As a Jerusalemite woman through and through, you know Jerusalem’s streets by heart: their stones, speed bumps, and potholes. You map the city through its scents, its sounds, and the passages you insist no one else knows. The city has made you made shed tears and roar with laughter, its particularities ensconced in your memories. Now you, your mother, and your father must go to the offices of the Israeli Ministry of Interior in Wadi al-Joz or Qalandia to “prove” to an Israeli employee from New York that Jerusalem is your “center of life,” convince a foreign intruder that you are a daughter of your hometown. You rehearse what you must say before the colonial settler employee/investigator, jot short answers on slips of paper to prepare your elderly parents for the interview (which is similar to a criminal investigation), inundate the family WhatsApp group with instructions and reassurances, and warn your government-fearing father not to stumble or get nervous, for any slip of the tongue or uncalculated body gesture would stir the officer to question your statements and reject the residence application. The employee catechizes your sixty-something-year-old father as to the name of his primary school in Jerusalem, compares the water and electricity bills of the two houses in At-Tour and Al-ʿAyzariyyah, requiring an explanation for the past year’s high monthly electricity consumption in the Al-ʿAyzariyyah house. Does this disparity in consumption not indicate that Al-ʿAyzariyyah is your center of life? “We will study the request, but you have to bring more papers. . . Next,” the officer/settler/investigator retorts in his sticky Arabic, and signals you to leave. Choked with enough rage to launch a barrage of insults at him and his colonial state, you suppress your anger in your parents’ presence to spare them the officers’ disproportionate response, and make do with the word “Mahzalah!”(Arabic for farce).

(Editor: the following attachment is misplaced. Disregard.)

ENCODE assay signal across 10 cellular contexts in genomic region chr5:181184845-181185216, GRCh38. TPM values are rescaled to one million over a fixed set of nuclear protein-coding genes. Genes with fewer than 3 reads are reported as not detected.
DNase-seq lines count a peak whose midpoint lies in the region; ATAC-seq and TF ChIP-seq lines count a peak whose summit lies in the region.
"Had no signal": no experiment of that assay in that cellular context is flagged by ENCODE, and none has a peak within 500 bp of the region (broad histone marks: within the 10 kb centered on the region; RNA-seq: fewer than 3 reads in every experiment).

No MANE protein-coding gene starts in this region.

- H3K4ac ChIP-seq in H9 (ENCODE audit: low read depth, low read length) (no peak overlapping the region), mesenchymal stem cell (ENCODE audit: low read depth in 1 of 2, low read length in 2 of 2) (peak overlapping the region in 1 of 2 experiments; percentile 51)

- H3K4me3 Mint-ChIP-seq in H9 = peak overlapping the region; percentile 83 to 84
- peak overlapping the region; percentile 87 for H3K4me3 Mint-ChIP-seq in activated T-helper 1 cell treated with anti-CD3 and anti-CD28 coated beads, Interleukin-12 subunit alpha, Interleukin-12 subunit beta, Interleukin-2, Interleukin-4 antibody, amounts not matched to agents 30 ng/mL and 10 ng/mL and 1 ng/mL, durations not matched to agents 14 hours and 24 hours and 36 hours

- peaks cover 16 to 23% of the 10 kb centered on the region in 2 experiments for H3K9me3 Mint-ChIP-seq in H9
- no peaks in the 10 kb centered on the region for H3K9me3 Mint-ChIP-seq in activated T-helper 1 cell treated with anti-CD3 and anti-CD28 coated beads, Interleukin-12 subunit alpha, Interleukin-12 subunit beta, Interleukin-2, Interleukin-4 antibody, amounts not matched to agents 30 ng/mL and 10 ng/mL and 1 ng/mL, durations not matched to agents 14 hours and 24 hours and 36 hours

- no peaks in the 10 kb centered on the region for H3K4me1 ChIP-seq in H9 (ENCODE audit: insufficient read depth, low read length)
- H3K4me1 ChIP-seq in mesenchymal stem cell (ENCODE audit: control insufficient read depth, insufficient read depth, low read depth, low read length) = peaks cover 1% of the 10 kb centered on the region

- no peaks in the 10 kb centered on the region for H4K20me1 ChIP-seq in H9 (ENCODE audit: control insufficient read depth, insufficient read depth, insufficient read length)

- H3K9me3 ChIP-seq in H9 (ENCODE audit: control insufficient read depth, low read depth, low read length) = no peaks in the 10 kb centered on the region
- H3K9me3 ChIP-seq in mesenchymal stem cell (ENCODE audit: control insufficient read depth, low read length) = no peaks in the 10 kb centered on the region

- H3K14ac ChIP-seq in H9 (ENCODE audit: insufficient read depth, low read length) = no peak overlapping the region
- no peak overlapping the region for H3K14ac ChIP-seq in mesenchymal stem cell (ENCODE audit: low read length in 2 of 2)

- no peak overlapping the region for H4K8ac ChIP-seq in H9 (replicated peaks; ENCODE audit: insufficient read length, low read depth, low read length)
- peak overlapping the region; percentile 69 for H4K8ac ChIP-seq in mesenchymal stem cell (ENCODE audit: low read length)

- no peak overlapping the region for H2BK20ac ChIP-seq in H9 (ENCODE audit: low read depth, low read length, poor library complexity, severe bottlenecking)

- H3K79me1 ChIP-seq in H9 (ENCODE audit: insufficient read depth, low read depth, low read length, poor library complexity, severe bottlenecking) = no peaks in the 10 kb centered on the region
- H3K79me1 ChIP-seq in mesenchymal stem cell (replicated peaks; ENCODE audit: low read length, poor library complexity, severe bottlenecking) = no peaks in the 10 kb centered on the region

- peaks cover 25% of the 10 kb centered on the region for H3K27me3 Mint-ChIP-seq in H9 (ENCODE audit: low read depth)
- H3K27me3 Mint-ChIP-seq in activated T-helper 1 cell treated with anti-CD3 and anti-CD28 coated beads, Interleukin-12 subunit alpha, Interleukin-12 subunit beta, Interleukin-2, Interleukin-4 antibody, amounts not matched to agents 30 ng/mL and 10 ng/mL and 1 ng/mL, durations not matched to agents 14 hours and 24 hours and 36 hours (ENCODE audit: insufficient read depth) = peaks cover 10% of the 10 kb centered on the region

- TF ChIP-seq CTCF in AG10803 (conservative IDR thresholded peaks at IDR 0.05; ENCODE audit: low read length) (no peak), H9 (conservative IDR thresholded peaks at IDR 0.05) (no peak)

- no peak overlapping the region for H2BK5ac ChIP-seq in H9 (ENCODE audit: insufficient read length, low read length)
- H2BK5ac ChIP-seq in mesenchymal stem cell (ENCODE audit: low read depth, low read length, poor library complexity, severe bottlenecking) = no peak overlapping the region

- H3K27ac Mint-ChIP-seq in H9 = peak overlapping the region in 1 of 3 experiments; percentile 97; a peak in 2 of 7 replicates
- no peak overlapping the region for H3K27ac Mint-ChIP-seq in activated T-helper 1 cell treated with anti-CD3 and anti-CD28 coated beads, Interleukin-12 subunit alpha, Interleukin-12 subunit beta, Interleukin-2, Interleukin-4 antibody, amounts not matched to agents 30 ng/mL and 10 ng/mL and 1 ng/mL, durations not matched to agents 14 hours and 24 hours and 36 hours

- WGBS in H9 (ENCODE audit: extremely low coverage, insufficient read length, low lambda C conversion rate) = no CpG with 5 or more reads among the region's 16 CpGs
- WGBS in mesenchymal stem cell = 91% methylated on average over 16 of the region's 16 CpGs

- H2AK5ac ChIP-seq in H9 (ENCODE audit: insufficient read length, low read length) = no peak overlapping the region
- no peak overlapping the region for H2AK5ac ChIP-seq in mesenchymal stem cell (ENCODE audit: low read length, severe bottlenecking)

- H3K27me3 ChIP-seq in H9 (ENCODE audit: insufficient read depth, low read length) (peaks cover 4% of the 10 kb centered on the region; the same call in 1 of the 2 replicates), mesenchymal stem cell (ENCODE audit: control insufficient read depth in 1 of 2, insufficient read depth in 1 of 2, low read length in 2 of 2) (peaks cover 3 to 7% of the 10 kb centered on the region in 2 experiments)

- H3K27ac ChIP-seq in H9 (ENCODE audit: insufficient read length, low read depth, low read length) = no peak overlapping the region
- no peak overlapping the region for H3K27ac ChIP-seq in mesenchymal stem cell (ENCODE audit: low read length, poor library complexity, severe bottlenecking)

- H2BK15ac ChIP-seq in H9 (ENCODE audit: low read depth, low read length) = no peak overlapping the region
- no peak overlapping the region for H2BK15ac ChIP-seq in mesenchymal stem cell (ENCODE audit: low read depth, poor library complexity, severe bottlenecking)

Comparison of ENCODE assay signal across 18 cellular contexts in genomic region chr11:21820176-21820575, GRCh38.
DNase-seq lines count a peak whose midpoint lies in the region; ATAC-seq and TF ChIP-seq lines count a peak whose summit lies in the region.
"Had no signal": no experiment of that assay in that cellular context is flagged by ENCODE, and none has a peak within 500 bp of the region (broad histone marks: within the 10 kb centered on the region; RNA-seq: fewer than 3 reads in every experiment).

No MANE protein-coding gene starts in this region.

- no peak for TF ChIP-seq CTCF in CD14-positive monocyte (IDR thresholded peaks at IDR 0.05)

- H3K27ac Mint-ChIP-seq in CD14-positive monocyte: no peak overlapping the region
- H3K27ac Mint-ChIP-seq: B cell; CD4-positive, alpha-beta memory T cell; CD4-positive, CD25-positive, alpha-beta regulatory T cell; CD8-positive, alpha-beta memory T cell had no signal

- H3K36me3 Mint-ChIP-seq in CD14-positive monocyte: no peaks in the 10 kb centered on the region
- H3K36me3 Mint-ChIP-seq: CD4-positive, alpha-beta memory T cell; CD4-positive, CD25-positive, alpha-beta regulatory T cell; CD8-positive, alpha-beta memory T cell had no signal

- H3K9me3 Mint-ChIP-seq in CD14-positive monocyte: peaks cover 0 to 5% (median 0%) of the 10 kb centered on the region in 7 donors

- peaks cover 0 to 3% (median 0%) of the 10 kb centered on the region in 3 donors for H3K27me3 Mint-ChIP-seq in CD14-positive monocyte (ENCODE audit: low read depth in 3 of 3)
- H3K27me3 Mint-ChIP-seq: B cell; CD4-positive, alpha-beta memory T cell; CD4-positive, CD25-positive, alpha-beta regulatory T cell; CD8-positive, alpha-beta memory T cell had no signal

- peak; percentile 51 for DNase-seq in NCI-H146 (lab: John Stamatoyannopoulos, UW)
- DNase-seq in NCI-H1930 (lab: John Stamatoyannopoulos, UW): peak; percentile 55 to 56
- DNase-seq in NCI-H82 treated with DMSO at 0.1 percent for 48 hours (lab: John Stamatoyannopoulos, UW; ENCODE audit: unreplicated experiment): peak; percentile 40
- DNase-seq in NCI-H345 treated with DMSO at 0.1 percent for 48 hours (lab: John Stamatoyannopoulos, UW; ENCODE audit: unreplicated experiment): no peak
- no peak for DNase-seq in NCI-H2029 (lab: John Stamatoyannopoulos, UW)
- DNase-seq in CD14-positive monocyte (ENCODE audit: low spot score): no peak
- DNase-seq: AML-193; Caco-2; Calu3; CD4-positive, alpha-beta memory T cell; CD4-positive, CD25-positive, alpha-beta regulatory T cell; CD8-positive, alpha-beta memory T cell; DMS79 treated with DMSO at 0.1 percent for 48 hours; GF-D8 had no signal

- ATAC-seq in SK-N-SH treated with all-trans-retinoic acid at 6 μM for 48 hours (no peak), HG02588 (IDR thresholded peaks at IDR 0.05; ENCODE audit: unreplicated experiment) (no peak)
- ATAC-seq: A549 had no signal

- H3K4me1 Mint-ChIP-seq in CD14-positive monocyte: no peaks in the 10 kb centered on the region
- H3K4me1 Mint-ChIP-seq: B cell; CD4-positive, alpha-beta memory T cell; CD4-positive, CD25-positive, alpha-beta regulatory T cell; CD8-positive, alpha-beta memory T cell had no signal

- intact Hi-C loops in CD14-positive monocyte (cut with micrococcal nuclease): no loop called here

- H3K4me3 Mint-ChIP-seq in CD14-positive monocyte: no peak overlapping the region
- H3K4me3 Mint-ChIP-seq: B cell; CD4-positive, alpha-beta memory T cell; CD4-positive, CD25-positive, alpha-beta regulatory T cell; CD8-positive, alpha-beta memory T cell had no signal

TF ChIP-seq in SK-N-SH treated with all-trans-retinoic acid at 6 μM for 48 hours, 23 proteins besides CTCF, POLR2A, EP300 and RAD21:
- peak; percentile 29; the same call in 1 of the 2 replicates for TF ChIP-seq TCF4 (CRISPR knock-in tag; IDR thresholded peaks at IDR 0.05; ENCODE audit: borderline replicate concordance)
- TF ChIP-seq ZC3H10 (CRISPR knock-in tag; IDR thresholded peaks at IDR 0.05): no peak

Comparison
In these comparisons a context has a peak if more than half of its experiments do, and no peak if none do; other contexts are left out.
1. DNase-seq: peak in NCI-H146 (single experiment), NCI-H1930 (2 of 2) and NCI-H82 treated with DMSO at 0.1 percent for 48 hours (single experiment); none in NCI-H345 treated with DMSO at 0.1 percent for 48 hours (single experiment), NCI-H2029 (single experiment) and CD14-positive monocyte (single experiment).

Jerusalemite men's lives are also dictated by a host of contradictions. The power occupying their city reduces their status to “permanent residents,” amending the Entry into Israel Law to green-light the minister of interior to strip them of their residency if they are deemed disloyal to their colonizer. Jerusalemite Salah Hammouri’s absolute right to life on his ancestral soil has become a privilege contingent upon his loyalty to an occupier who stole his land and a jailer who stole more than ten years of his life. The occupation courts—which gave the Israeli Parliament, the Knesset, the green light to enact the “Breach of Loyalty” bill—remain as a last resort to challenge the decision to forcibly deport him from Jerusalem. Salah is aware that there is no hope for justice from these courts and their settler colonial judges, but he must exhaust all avenues. They do not and will not understand why a French citizen whose wife and children are prohibited from entering Jerusalem and the West Bank would choose to stay in the former, where arrests are all too frequent. They do not understand how he can choose a life fraught with threats, abuse, oppression, and persecution over a safe and comfortable life with his family.